How to travel safe on African safari


When going on an African safari you are embarking on the trip of a lifetime. This is sure to be a trip you will remember, looking back fondly, for years to come. But it is important to know that this is not a trip to the grocery store. There are dangers involved in visiting the wilds of Africa, but the risks can be minimized with proper planning and respect for Mother Nature.

Game Drive Safety

When on the actual game drive the most important thing you can do is LISTEN TO YOUR GUIDE. Your guide is a trained, experienced professional. Following their directions immediately and completely will be the number one thing you can do to ensure your safety on safari.

In addition to listening to your guide, it is important that you stay in the vehicle when stopped, not disembarking until, and unless, you are told you can do so. Other important safety tips when dealing with the animals is to keep your distance, never feed or pet any wild animals, don’t make any sudden movements and try not to make any loud or startling noises — this includes the noises your electronics can make, so please do silence your cell phone.

When people conjure up images of animals to fear while on safari, roaring lions, crocodiles lying in wait and rampaging hippos come to mind, but the biggest threat to humans while on safari is smaller… a lot smaller. When you go on safari it is imperative that you protect yourself from mosquitos and the malaria virus that they can carry.

Malaria is a disease that can be fatal, so it should not be taken lightly. Talk with your primary care physician before you leave on your journey to determine what preventative medicines you should take, but know that none of the known medications are 100% effective and preventing the disease, so as a secondary measure, preventing bites is a must. You can do this by always wearing long sleeves and pants in light weight fabrics and using chemical repellents, both on your body and clothes. Many people have reservations about using repellents with DEET in them, but at this time, it is known to be the most effective repellant for mosquitos. You may not choose to use it every day at home, but it is well advised during your time in Africa.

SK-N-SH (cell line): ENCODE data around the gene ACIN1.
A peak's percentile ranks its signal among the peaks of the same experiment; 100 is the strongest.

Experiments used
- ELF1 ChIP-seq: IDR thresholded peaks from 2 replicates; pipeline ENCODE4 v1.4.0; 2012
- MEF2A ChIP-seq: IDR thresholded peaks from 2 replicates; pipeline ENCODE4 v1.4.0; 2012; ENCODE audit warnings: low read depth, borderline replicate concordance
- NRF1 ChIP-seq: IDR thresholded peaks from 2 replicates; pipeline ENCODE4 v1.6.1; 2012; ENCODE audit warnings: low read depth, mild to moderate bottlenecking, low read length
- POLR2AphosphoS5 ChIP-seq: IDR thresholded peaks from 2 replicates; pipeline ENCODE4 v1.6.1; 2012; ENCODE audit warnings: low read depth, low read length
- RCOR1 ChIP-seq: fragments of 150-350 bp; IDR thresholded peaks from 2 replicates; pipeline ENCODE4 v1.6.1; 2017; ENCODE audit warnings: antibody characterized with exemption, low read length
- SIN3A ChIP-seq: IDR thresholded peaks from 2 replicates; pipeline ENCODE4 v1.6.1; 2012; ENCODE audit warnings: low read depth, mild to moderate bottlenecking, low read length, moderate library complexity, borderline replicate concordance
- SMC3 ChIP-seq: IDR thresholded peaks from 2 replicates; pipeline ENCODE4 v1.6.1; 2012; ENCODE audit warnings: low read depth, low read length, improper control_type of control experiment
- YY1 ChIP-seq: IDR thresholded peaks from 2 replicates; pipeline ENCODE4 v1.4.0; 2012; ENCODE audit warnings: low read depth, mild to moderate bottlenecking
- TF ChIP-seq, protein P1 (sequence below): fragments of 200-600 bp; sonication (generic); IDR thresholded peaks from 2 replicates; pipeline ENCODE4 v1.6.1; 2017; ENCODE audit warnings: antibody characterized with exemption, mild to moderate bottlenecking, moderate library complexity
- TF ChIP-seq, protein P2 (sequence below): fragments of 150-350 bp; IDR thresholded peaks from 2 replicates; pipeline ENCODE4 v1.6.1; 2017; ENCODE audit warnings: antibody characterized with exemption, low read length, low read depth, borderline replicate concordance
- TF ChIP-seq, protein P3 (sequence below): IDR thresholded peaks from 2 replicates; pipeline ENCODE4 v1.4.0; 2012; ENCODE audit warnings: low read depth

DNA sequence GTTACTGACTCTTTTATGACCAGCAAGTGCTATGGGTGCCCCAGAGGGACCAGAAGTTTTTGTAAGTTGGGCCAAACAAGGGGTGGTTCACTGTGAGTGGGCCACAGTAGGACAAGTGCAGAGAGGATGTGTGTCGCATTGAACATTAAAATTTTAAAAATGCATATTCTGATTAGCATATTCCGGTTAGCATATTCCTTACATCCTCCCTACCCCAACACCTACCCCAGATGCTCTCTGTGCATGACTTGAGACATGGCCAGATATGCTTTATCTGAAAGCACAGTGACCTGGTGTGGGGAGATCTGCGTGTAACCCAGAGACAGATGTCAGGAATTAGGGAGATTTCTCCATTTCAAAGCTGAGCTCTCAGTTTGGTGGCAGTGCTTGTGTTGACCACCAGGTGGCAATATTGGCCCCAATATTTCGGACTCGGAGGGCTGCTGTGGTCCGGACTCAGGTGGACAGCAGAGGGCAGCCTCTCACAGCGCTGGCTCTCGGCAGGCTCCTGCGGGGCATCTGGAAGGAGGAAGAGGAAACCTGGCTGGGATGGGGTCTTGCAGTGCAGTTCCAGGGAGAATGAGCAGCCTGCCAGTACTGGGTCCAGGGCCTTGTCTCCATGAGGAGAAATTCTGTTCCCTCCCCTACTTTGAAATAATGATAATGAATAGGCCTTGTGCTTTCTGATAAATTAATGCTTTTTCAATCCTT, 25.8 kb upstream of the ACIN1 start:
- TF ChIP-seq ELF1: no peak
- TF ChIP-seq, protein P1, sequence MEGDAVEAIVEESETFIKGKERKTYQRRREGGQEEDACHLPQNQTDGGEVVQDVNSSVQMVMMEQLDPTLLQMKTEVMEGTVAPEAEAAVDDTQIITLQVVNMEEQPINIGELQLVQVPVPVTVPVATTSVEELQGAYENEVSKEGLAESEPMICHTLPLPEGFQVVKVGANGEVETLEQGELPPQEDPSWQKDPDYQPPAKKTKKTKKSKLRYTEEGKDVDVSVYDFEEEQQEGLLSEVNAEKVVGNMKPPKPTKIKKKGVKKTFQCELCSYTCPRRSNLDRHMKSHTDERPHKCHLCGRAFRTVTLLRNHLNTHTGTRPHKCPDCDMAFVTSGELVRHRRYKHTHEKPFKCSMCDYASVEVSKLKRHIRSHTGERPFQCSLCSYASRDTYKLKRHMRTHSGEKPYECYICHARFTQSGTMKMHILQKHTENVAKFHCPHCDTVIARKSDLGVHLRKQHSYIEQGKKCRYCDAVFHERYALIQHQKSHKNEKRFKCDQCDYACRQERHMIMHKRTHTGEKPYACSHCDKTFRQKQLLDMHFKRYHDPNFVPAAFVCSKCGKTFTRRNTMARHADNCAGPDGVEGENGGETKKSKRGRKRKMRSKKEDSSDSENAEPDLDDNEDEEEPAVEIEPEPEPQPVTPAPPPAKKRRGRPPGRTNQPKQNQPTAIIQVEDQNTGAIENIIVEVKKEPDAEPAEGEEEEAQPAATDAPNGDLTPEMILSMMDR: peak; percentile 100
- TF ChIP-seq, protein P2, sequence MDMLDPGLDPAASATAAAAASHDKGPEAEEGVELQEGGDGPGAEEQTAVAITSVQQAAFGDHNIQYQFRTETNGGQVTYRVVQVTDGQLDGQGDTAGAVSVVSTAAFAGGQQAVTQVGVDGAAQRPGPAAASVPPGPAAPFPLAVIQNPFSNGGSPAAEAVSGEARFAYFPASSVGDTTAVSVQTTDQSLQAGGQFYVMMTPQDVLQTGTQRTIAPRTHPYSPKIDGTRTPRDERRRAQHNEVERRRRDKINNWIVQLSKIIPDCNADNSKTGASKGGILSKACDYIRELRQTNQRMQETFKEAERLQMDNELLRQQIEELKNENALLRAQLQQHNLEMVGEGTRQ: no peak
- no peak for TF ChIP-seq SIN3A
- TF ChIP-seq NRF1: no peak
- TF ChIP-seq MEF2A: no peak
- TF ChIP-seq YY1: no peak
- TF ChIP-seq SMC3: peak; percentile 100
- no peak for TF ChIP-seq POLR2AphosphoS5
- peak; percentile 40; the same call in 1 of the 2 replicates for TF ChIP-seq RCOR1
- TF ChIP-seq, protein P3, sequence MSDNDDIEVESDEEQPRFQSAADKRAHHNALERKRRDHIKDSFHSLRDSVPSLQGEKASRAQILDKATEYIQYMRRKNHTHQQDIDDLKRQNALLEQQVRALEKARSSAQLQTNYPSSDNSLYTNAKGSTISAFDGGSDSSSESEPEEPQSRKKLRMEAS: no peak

General Travel Safety

As with travel to any location, keeping copies of your passport and travel documents handy is always recommended. It is also a great idea to make sure someone back home has access to copies as well, in case yours are lost or stolen. Make sure someone back home has a reliable way to get in touch with you, or your itinerary with hotel and other contact information at the least.

When traveling, always keep your luggage with you in your line of sight, and don’t openly display valuables. Try keeping important documents, money or travelers checks, and other valuables spread out across several bags, that way if one bag is stolen or lost, all is not lost. On that note, you should avoid carrying large sums of cash.

Again, as with travelling to any location, do your homework: look up local news to see if there is anything you need to be made aware of. There may be weather patterns threatening flooding or civil conflicts indicating cities to avoid. You should also make sure you know of any local customs or dress code concerns to keep you from standing out as a potential target.

Your best bet to maximize your enjoyment on your safari and to ensure your safety is to schedule your trip with a reputable guide or tour company. These are professionals who not only know the area, they are trained to keep you as safe as possible, and know what to do in the event that something goes wrong. Let Roho Ya Chui take you on the journey of a lifetime. Contact Roho Ya Chui to book today. Bon Voyage!

Jill LIphart for Roho Ya Chui, Travel Africa

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